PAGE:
WASHINGTON (ABP) — The State Department's annual report on the status of religious freedom across the globe is out, and its chief villains have some familiar faces.
According to the report, released Dec. 18, China, Burma and North Korea remain among the world's most egregious and systematic violators of religious liberty. Meanwhile, several nations with close ties to the United States — such as Saudi Arabia, Uzbekistan and Israel — continue to repress their citizens' religious freedom either through overt legal oppression or through unequal enforcement of laws that, on paper, protect religious freedom.
In remarks introducing the report at a State Department press conference Dec. 18, Deputy Secretary of State Richard Armitage noted that major religious celebrations for four of the world's largest faiths — Christianity, Judaism, Islam and Hinduism — were currently taking place, or had recently passed. At this time of year, when so many Americans focus on matters of faith, Armitage said, “all Americans stand united in our freedom of belief.
“We wanted [with the report] to focus on the plight of people who are persecuted,” Armitage continued.
John Hanford, U.S. Ambassador-at-Large for International Religious Freedom, also pointed to the report's importance saying, “In many respects, religious freedom stands as the first freedom.”
Highlighting five broad categories of ways in which nations suppress religious freedom, the report's executive summary listed nations that exemplify each:
— Totalitarian or authoritarian regimes that attempt to control their citizens' religious belief or practice. Nations such as North Korea, Burma and Cuba continue to “regard some or all religious groups as enemies of the state because of the religion's content, the fact that the very practice of religion threatens the dominant ideology, the ethnic character of a religious group or groups, or a mixture of all three,” according to the report.
— Governments that exhibit official hostility toward minority or unapproved religions. Countries like Iran, Saudi Arabia and Uzbekistan, “while not necessarily determined to implement a program of control over minority religions, nevertheless are hostile to certain ones or to factions of religious groups identified as 'security threats.'”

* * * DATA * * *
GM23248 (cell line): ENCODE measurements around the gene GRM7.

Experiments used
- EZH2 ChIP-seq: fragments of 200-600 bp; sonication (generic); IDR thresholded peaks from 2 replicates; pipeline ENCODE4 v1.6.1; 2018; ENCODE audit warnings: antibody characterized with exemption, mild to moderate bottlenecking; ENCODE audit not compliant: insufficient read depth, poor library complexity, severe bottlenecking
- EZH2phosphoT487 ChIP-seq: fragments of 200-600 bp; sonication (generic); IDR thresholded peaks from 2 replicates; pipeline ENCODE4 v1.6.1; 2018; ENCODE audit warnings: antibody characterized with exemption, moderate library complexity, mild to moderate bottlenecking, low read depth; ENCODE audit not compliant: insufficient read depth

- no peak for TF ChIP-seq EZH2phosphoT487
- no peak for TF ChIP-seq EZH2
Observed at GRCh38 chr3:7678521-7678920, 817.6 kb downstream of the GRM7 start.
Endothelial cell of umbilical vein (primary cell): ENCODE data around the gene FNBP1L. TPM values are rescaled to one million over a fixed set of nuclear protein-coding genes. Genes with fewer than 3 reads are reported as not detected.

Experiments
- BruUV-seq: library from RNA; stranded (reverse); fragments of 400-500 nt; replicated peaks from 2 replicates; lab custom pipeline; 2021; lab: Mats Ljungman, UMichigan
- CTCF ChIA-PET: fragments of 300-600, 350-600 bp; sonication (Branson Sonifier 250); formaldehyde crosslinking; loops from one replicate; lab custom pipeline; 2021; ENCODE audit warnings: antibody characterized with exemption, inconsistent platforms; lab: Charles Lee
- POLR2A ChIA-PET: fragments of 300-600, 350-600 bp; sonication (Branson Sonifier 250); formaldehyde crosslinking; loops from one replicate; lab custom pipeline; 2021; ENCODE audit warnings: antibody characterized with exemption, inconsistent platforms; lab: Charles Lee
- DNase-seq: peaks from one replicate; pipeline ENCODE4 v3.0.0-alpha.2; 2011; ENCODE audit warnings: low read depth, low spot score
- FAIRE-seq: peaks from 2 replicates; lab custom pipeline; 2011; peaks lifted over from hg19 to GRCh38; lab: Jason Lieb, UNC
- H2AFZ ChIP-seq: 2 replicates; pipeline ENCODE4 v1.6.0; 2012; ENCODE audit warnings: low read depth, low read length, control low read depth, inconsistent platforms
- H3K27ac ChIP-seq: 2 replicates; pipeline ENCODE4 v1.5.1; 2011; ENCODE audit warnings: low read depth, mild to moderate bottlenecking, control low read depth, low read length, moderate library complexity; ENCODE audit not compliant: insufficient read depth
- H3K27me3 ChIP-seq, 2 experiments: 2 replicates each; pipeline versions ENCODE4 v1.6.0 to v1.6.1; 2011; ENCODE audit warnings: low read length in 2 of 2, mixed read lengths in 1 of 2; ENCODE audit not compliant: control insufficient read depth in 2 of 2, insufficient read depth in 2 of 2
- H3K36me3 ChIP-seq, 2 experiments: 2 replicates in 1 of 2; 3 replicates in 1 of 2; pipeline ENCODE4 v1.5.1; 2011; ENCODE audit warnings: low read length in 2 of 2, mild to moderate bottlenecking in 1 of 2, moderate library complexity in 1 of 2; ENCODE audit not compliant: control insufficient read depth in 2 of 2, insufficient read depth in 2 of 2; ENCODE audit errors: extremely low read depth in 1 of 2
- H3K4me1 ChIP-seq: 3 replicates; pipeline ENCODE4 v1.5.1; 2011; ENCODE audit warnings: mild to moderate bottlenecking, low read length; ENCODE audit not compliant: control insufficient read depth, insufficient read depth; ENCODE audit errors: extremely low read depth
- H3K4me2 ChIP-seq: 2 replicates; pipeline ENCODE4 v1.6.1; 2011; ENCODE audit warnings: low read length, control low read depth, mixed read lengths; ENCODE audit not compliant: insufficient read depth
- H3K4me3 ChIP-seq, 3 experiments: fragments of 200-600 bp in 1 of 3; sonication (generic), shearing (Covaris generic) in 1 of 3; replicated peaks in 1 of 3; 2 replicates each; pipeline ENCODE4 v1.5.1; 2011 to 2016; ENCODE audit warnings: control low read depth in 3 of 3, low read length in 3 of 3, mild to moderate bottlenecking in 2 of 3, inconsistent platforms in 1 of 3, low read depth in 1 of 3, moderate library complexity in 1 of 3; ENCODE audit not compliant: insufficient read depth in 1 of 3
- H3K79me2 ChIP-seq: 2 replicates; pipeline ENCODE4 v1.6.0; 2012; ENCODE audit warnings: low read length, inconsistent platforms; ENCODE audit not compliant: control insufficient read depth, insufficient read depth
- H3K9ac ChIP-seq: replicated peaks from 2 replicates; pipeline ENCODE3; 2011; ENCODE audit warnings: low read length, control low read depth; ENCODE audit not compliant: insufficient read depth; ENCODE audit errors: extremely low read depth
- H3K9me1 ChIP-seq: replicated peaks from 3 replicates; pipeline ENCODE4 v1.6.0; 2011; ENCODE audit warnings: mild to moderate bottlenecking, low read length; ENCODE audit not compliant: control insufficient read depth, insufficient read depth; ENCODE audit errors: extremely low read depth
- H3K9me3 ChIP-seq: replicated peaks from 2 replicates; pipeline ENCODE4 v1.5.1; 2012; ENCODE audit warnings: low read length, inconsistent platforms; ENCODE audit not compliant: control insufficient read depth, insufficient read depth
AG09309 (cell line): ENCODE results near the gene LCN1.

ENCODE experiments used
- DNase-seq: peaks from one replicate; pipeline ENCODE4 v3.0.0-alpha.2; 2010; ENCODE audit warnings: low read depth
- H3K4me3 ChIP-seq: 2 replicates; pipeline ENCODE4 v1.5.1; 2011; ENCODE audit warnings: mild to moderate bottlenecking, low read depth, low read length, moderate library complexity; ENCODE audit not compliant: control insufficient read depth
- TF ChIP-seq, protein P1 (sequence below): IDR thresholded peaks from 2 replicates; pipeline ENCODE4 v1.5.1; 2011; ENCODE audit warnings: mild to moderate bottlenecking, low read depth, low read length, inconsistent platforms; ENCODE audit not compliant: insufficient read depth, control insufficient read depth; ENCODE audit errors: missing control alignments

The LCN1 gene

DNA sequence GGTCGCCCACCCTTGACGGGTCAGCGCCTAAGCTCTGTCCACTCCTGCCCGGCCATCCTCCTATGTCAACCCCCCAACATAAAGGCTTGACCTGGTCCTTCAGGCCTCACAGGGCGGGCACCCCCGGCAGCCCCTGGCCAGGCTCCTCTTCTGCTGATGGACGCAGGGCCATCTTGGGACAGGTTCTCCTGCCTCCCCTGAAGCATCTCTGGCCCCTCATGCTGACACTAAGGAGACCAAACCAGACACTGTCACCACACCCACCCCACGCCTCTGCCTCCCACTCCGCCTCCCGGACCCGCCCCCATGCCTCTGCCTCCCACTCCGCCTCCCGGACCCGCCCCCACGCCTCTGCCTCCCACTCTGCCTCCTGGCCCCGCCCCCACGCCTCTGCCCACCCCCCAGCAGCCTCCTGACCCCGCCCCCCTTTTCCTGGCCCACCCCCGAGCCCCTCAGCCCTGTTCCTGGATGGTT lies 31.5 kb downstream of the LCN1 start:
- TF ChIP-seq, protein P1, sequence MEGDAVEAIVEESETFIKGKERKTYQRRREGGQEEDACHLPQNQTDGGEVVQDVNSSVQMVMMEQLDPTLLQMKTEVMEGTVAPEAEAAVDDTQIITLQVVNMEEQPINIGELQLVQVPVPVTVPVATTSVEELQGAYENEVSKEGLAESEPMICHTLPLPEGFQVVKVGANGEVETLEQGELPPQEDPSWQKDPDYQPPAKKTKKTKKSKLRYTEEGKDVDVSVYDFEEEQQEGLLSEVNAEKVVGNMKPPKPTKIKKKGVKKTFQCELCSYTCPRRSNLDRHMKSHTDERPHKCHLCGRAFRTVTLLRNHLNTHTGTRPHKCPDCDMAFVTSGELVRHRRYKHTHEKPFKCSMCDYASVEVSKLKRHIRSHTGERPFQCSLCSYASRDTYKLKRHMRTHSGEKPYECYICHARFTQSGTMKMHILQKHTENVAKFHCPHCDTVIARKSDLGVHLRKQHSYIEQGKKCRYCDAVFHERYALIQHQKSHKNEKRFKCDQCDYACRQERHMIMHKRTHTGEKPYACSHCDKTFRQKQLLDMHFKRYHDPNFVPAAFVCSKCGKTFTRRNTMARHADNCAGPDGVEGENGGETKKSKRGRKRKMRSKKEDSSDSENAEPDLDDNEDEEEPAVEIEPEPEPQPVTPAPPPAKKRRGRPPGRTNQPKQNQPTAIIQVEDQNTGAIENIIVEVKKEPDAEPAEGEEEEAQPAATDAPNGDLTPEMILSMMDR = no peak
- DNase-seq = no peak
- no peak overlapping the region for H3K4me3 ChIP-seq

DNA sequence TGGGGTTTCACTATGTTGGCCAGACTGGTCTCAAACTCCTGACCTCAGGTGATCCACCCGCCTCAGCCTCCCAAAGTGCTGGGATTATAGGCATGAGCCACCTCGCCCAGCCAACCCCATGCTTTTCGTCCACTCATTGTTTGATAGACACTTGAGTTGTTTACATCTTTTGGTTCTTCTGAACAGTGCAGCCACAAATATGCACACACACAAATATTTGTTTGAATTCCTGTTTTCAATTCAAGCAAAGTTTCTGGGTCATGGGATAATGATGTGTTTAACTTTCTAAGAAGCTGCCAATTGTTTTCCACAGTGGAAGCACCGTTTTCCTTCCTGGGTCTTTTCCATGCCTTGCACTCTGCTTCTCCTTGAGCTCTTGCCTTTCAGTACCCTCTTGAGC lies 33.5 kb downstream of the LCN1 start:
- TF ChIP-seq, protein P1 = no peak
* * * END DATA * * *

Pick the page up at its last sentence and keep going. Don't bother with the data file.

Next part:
— Governments that neglect in some cases to prevent discrimination against, or persecution of, minority religious groups. In states such as India, Egypt and Indonesia, the report says, “governments have laws or policies to discourage religious discrimination and persecution but fail to act with sufficient consistency and vigor against violations of religious freedom by nongovernmental entities or local law-enforcement officials.”
— Nations with legislation or policies that single out specific religions for discrimination. According to the report, Belarus, Israel and Russia are countries that “have implemented laws or regulations that favor certain religions and place others at a disadvantage.”
— Nations with otherwise robust democracies that officially stigmatize religious minorities by “wrongfully associating them with dangerous 'cults' or 'sects.'” The report notes that government officials in many Western European nations — such as Belgium, France and Germany — have doggedly investigated minority groups such as Scientologists, even though their members or officials have not been found to have committed any crimes. In a question-and-answer session with reporters, Hanford was asked if Saudi Arabia would receive the State Department's “Country of Particular Concern” designation for gross violations of religious freedom. The report noted that religious liberty “does not exist” in the kingdom. It also said that the Saudi government in 2003 “continued to enforce a strictly conservative version of Sunni Islam and suppress the public practice of other interpretations of Islam and non-Muslim religions.”
Hanford acknowledged that, although Saudi Arabia “has been very close to the threshold” for being designated a CPC, the State Department has chosen to work with the Saudis toward improvements in religious freedom.
Hanford also said that, although Saudi law officially represses all religions except for a strict interpretation of Sunni Islam, other countries with more liberal laws on religious rights nonetheless repress their citizens' religious freedom far more violently than does Saudi Arabia.
The U.S. Commission on International Religious Freedom has repeatedly recommended CPC designation for Saudi Arabia, and the State Department has repeatedly declined to confer it on the oil-rich kingdom, which has long had close ties to the U.S.
Responding to a reporter's question about French President Jacques Chirac's support for a ban on Islamic headscarves and other public expressions of individual religious belief in French schools, Hanford expressed concern. Noting Chirac's declaration that the French principle of official government secularism is “non-negotiable,” Hanford said, “our hope is that religious freedom is non-negotiable as well.”
Hanford also expressed concern in response to a reporter's question about the ongoing development of Afghanistan's new constitution. The ambassador said he was particularly concerned with a clause in the first public draft of that document that would provide that no Afghan law could be contrary to the principles of Islam.
“Who is going to interpret this clause, and how?” Hanford asked. “We want to be sure that we don't end up with 'Taliban lite.'”
The annual report is in its fifth year since the International Religious Freedom Act established both Hanford's office and the independent Commission on Religious Freedom.